This happened in the summer of 2007, when all I wanted to do was lie under the mango tree in the backyard of my house, and make patterns in my head by tracing out the blue of the sky and the white of the clouds, visible through the small peep-holes made by the leaves of the mango tree. It was still a fortnight and a rain shower before the first batch of mangos would be magically transformed from raw green to the color of the sun whose rays they bathed in day after day.
It wasn’t a particularly hot or dry summer. I spent many an evening sprawling under the voluminous mango tree, listening to the evening cries of birds that nested in my backyard, watching the leaves dance in the occasional breeze, toying with infinite thoughts about our universe. On one such daily dates with nature, when the birds hadn’t yet started chirping, the silence of the evening was broken by my pet dog howling in the distance. His pitch would rise and fall, but his head remained turned upward towards the sky. You probably know the myths that associate dogs crying with spirits floating in the sky. Not that I believed any of them.
I drifted back to reality and yelled out his name, wondering what he saw up there that I couldn’t see. I barely had time to consider, for he was right beside me, violently digging up the ground. Now, if you have been around dogs, you’d know they do that kind of a thing; they dig, sometimes for no apparent reason. I decided to ignore the digging as I watched the sun slowly wrap up for the day, a sight that has never ceased to capture me.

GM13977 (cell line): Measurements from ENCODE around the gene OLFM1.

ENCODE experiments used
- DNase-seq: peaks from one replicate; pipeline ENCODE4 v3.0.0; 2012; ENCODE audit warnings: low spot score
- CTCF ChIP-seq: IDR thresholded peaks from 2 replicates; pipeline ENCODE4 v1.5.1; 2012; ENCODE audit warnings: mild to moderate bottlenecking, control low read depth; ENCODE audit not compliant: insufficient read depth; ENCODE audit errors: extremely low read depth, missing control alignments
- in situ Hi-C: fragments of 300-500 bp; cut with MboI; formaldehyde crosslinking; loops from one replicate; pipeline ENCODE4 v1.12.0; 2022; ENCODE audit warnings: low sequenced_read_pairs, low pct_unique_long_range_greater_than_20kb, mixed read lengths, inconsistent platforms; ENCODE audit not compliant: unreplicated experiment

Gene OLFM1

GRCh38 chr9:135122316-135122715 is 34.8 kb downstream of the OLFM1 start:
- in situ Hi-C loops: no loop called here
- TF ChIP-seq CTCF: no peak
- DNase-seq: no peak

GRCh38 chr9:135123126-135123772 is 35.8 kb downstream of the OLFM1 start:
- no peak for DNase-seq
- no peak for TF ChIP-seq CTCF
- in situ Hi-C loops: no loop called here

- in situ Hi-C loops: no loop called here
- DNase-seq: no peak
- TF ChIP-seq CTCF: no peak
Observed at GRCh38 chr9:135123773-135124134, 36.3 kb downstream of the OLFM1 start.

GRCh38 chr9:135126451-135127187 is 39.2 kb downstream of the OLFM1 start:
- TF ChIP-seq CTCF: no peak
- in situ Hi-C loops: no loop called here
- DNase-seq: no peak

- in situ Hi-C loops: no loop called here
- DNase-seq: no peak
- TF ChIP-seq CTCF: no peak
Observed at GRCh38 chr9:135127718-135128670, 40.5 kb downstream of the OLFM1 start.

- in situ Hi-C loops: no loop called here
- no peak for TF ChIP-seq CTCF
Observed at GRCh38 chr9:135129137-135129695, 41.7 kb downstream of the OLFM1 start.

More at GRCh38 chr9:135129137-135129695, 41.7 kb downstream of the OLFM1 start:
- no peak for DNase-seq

What happened next is why I remember those days so vividly. It turned out that my dog had been digging so conscientiously in that particular spot for a reason, a treasure of sorts. I remember observing him under the last traces of daylight, digging relentlessly. He suddenly stopped and ran out of the backyard, leaving me alone in the looming dark, with a pit as deep as an arm, and something shiny inside it. Somewhere near the main entrance of the house, he began howling again, as though reporting the completion of his task. He was joined by several others, all crying at variable pitches, while a shiver passed through me as I looked upon the shine in the dark and thought about all their faces fixed towards the dark sky.
The shiny object buried and recovered from the earth in my backyard, was a piece of paper. I can’t say how it got there or how my dog found it, but there it sat, waiting to be read. It’s lines are etched in my head, and I still shudder to think of the interpretations.
“In passing by this land I lie
Upon the dark earth about me
The flesh, the blood.”
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I’m the founder of this award-winning travel blog about offbeat and sustainable travel, and author of the bestselling travel memoir, The Shooting Star.
In 2011, I quit my full-time job, and gradually gave up my home, sold most of my possessions, stored some in the boot of a friend’s car and embraced a nomadic life.
Connect with me on Instagram to hear more about my adventures and personal journey.